Best Life: Vitamin D levels in pregnant moms linked to IQ scores in children

Best Life: Vitamin D levels in pregnant moms linked to IQ scores in children

ORLANDO, Fla. (Ivanhoe Newswire) -- A study at Seattle Children’s Research Institute highlighted that 46 percent of mothers are deficient in Vitamin D during pregnancy, which can lead to abnormal bone growth, fractures, or rickets in newborns. However, if you’re consuming a healthy amount, it could help your child in other ways in the long run.

Pregnant women, are you getting enough nutrients? If the answer is no, then it’s a no for your baby too! Vitamin D is an essential nutrient passed on to the baby in utero, but a new study shows that higher levels during pregnancy are linked to children having higher IQ scores ages four to six. This also means that if you are deficient, it may impair key parts of the development.

Brian Gastman, MD, Surgical Director of the Melanoma & High-Risk Skin Cancer Program at Cleveland Clinic said, “The immune system has to be altered in order to hold onto somebody who’s only half of your own genetics.”

Black pregnant women bear the brunt of it, with 80 percent of them being deficient. While their melanin pigment protects against sun damage, it also blocks ultraviolet rays, and that reduces Vitamin D production in the skin. If you notice any tiredness, severe bone or muscle pain, difficulty climbing stairs, difficulty getting up, or stress fractures in your legs, pelvis, and hips, talk to your doctor.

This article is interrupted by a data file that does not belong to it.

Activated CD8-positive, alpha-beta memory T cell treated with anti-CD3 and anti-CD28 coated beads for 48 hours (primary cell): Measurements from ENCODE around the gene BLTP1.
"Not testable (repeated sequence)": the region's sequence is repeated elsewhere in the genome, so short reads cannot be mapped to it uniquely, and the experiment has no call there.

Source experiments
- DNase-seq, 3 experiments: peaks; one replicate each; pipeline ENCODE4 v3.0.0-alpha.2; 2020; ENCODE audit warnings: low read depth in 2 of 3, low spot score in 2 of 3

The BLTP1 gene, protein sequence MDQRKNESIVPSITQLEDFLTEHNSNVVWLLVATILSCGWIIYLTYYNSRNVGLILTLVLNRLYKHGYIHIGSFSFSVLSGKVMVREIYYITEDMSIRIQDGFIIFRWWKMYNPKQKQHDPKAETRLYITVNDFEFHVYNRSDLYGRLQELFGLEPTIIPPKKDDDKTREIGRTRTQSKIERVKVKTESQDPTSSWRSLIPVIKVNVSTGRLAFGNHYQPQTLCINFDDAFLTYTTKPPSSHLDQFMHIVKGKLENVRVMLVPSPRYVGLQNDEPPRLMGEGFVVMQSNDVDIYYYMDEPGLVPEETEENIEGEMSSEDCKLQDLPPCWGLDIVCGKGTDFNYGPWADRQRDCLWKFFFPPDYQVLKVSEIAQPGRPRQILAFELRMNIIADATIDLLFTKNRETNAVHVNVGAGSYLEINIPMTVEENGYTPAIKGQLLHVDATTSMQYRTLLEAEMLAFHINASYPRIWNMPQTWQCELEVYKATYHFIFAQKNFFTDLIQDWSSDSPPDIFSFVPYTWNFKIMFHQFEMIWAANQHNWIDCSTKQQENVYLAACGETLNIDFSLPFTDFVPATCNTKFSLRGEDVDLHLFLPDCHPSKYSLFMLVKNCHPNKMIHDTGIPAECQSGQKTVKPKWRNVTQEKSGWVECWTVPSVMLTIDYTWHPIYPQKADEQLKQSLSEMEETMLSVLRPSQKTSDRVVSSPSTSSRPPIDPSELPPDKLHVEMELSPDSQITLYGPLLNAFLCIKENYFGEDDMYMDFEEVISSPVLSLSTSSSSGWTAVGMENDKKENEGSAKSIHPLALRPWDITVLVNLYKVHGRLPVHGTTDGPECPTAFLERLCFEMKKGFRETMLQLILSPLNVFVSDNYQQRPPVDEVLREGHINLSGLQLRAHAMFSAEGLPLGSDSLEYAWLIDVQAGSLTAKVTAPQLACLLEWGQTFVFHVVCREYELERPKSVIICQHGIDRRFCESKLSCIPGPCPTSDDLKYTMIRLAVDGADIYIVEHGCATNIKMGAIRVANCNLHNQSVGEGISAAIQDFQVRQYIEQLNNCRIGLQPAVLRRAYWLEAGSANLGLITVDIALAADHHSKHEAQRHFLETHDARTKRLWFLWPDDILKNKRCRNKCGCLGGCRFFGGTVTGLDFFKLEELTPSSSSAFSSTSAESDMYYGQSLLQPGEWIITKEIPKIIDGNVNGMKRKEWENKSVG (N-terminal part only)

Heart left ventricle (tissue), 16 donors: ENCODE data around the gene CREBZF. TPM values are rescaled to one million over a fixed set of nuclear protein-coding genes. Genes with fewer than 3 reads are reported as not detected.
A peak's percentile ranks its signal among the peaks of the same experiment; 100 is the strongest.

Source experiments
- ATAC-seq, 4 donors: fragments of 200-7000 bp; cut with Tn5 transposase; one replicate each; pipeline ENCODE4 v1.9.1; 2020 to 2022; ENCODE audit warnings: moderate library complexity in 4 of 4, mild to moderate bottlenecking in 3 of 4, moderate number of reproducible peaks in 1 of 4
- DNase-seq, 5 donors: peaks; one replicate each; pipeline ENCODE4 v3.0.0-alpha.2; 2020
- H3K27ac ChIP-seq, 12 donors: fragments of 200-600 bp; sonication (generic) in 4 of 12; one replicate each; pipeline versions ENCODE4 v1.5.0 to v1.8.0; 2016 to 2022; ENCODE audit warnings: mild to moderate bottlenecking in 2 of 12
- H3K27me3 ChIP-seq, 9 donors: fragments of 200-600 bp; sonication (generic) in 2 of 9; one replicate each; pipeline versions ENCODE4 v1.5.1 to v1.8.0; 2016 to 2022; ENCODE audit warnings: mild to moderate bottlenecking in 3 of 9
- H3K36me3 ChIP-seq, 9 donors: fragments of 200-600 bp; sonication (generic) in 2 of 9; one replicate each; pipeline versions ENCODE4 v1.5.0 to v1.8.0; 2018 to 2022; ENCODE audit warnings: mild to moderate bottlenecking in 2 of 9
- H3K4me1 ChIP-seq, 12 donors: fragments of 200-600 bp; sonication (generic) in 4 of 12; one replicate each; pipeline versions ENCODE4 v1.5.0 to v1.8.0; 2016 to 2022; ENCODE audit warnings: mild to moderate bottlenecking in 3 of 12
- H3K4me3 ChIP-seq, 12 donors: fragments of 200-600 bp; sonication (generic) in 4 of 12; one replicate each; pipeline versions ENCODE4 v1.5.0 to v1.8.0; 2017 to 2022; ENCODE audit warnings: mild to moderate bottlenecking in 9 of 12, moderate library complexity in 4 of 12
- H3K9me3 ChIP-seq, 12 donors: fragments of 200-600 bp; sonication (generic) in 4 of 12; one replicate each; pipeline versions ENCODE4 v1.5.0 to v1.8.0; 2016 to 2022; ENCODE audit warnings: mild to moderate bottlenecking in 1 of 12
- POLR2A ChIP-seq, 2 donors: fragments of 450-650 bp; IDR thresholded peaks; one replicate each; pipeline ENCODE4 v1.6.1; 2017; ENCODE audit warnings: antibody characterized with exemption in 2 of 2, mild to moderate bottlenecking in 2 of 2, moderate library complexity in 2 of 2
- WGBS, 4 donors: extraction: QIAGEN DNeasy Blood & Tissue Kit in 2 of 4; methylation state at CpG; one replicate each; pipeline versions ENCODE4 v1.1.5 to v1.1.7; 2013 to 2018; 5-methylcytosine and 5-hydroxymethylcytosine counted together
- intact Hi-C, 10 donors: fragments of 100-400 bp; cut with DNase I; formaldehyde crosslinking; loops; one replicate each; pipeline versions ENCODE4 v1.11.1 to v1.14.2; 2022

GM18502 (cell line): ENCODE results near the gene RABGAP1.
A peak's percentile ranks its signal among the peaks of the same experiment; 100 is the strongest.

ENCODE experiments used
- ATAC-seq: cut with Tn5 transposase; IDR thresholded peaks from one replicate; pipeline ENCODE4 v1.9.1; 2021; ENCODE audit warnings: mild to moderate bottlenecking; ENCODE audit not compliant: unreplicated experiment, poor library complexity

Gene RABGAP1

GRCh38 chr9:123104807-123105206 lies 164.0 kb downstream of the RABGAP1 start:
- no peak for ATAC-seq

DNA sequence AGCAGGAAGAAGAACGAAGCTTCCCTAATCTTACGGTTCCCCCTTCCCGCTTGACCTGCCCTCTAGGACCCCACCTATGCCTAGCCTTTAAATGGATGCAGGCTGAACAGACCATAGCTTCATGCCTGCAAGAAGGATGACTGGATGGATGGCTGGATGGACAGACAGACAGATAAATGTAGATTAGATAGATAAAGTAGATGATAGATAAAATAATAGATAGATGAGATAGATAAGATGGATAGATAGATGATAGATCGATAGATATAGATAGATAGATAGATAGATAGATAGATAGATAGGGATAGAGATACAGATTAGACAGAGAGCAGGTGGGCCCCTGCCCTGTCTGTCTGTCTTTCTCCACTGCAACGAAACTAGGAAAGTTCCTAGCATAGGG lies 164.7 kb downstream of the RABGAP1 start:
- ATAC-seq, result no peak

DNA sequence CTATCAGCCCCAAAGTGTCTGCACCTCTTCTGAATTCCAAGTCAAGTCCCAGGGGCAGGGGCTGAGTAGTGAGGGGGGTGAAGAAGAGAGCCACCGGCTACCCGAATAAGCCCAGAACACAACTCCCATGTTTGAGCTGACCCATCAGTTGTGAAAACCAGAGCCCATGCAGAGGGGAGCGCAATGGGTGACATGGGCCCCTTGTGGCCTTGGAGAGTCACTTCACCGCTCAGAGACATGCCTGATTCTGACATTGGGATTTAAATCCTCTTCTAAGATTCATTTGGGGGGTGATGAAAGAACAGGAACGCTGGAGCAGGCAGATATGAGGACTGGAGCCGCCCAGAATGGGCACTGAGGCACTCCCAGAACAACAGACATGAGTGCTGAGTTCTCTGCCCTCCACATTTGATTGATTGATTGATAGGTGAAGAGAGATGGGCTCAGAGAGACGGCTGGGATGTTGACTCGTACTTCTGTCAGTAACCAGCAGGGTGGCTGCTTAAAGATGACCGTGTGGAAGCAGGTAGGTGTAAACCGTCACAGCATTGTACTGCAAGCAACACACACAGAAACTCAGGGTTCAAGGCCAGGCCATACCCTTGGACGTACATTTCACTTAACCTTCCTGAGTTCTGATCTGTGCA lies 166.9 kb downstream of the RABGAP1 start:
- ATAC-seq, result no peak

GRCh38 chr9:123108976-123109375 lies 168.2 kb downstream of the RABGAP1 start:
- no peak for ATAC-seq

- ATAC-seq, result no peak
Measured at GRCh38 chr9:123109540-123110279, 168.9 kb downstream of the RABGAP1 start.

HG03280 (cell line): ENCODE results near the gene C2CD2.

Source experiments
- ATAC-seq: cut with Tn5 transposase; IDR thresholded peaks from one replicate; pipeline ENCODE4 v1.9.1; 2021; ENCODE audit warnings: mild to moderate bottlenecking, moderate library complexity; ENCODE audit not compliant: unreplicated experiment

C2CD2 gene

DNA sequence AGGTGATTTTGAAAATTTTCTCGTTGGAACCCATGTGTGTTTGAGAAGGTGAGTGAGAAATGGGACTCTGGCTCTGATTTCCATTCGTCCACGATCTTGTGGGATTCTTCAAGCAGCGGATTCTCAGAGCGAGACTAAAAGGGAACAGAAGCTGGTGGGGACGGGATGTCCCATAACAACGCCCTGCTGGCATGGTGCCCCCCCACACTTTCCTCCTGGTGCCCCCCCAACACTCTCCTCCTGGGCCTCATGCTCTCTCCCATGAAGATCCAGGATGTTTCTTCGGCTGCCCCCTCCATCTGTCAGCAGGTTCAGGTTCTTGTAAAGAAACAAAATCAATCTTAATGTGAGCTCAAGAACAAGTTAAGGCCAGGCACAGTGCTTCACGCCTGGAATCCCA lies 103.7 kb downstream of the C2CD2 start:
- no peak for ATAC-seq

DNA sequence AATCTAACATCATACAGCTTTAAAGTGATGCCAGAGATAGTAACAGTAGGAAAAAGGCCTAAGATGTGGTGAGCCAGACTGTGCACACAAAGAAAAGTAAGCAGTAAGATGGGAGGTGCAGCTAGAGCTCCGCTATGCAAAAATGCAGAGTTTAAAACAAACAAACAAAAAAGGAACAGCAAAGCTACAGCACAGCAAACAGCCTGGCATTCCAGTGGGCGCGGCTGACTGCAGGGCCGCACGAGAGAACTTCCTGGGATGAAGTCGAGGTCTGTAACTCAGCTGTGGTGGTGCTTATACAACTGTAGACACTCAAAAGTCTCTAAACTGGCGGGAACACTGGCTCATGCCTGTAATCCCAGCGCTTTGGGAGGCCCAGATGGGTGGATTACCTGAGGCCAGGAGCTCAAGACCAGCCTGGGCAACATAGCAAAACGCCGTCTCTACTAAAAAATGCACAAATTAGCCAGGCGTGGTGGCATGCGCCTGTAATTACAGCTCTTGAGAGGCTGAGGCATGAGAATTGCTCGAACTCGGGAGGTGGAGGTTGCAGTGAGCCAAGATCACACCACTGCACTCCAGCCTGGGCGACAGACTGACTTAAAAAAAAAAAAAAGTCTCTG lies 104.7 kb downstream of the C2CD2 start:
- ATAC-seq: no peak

“Vitamin D is certainly a good thing if a physician recommends it,” said Jeffrey Drebin, MD, Ph.D., Chair of the Department of Surgery at Memorial Sloan Kettering Cancer Center.

Supplements might be their recommendation, with the average dosage being 600 international units. Consuming foods like salmon, sardines, egg yolk, shrimp, fortified milk, orange juice, cereal, and yogurt can boost your levels. But the cheapest way? Sunlight. Five to ten minutes of exposure two to three times per week will keep you and your little one safe, smart, and strong.

Doctors will run a simple blood test for a clear diagnosis. If you have a severe deficiency, they may instead recommend high-dose Vitamin D tablets or liquids for a few weeks. Do consult your doctor because there can be negative effects of too much Vitamin D.

Contributors to this news report include: Addlyn Teague, Producer; and Roque Correa, Editor.Copyright 2021 WMC. All rights reserved.